The theme of Marcus Gover’s keynote speech in the Circular Economy Connect Theatre was a call to join WRAP in the food waste fight, as he announced a new phase in the organisation’s consumer food waste prevention strategy.
The new phase will focus on catalysing change through multiple partner action; and bringing a more targeted approach to food waste prevention in the UK.
WRAP’s CEO called for all local and national networks of like-minded people and organisations to join WRAP, and be part of joined up nation-wide action to help citizens cut food waste in the home.
Marcus Gover – “We’ve had good success with Love Food Hate Waste and a broad-brush approach in the past, cutting household food waste by 12%, but it’s clear we need to concentrate on the finer details now”
Since first making the case for greater unity in the fight against food waste in January, Marcus outlined how WRAP has devoted time to re-evaluating, re-focusing and researching further the triggers of household food waste.
These new insights have helped refresh a more targeted approach, and WRAP now wants to work with partners to concentrate on the most wasted food products, and engage with people who generate the most waste.
Initial focus will be on two common behaviours in the home that can spark food waste: buying the right amount of food, and storing food to make it last longer.
Marcus explains, “We’ve had good success with Love Food Hate Waste and a broad-brush approach in the past, cutting household food waste by 12%, but it’s clear we need to concentrate on the finer details now.
“A new approach is required, and we’ve developed a more targeted phase in our strategy for specific behaviours and foods through more precise understanding of the subtleties at play.”
WRAP will first engage with the 18-34 age group for whom life changes such as moving away from the family home, taking their first job, becoming responsible for their own upkeep and starting families can be triggers for food waste. WRAP found that this age group wastes more food than others, largely due to busy lifestyles with ever changing arrangements – issues closely related to food waste.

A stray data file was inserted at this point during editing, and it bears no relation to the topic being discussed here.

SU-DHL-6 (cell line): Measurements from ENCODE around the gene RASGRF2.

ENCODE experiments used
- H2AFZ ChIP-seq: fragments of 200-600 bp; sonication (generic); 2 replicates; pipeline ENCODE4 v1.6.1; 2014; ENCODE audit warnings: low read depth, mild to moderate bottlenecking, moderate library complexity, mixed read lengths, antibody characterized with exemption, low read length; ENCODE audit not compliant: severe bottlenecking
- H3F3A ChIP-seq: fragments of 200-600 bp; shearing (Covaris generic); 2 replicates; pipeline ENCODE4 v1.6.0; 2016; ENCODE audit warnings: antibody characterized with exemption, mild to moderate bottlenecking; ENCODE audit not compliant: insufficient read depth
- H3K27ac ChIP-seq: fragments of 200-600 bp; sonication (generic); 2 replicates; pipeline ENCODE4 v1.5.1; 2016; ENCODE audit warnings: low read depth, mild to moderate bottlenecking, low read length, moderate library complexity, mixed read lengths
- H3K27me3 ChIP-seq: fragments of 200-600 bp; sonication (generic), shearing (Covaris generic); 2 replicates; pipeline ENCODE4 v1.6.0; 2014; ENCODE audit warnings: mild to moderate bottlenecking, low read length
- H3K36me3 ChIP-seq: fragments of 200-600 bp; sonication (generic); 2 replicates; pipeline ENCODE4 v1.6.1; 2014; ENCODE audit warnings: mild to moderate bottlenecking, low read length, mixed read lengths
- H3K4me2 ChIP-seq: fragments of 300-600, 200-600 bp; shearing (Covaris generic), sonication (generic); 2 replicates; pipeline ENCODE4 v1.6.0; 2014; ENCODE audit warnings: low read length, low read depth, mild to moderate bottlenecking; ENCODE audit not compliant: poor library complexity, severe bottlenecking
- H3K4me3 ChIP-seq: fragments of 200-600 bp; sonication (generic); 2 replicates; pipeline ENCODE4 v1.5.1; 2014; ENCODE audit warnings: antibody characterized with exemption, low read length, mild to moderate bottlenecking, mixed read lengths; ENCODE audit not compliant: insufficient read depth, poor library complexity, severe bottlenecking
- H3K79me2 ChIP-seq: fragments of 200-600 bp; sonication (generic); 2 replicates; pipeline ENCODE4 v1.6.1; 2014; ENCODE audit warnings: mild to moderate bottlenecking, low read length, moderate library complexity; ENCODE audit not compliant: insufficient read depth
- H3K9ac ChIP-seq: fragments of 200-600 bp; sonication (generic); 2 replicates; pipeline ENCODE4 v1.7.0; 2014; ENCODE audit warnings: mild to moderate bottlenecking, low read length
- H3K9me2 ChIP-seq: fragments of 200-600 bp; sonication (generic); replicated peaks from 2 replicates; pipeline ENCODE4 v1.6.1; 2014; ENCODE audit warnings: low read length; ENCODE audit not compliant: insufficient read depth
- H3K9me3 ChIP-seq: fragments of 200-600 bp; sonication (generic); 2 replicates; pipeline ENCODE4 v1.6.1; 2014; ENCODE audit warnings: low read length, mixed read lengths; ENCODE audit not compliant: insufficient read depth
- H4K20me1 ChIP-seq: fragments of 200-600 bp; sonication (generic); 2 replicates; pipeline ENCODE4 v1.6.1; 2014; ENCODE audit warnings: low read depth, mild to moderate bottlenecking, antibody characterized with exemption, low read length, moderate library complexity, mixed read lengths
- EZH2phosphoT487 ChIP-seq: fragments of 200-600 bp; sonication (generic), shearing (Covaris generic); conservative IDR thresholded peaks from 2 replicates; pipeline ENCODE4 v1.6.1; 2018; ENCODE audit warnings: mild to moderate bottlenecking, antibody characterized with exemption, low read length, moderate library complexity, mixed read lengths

WRAP is preparing a series of toolkits comprising consumer insights and communications materials, which partners can adapt for their own use – tailored to their own campaigns.
WRAP is currently in conversations with retailers about in-store pilots to help shoppers waste less. The sustainability body is working with businesses on technical changes on product labelling and design, and will publish new industry guidance for food labelling later in the year – in partnership with the Food Standards Agency, and Defra.
93% Of Seminar Visitors Believe Sector Is Approaching A Capacity Gap
Visitors to the Energy From Waste Theatre at RWM in partnership with CIWM this morning where asked whether they believe the UK is heading for a waste infrastructure capacity gap.
93% of respondents were of the opinion it is.
The session, entitled: “The international RDF trade debate: Are UK feedstocks wasting away?”, saw speakers, including Prof Margaret Bates (pictured top), CIWM President, and Harriet Parke, senior consultant at Eunomia, discuss waste infrastructure, RDF exports and the policy horizon, with the UK leaving the EU.
Regarding the capacity gap, Margaret’s main message was that if the UK has sufficient capacity “why are we exporting”?
She said exporting is a problem because the country is paying to “get rid of resources” and then buying back the energy produced from those resources.
Eunomia’s Harriet answered the question in the session title directly, saying the UK’s feedstocks are not wasting away, which she says is evident in the 9m tonnes of waste that is still landfilled.
This was agreed with by Ralf Schopwinkel, Development Director at Geminor Ltd, who said the European markets “desperately” need the UK’s feedstock and that generally the country’s quality is good.
Margaret and Harriet agreed the UK needs steer from government and also better data to determine a clearer picture of waste arisings to calculate a more accurate picture of future EfW capacity, and a more strategic approach when it comes to building EfW plants.
It was generally agreed that the sector needs to speak with “one voice” to engage government. Margaret questioned why this isn’t happening. She said the resources sector “innovates constantly” and has a lot to offer. Ralph said this is actually a “global issue” and the UK is not alone.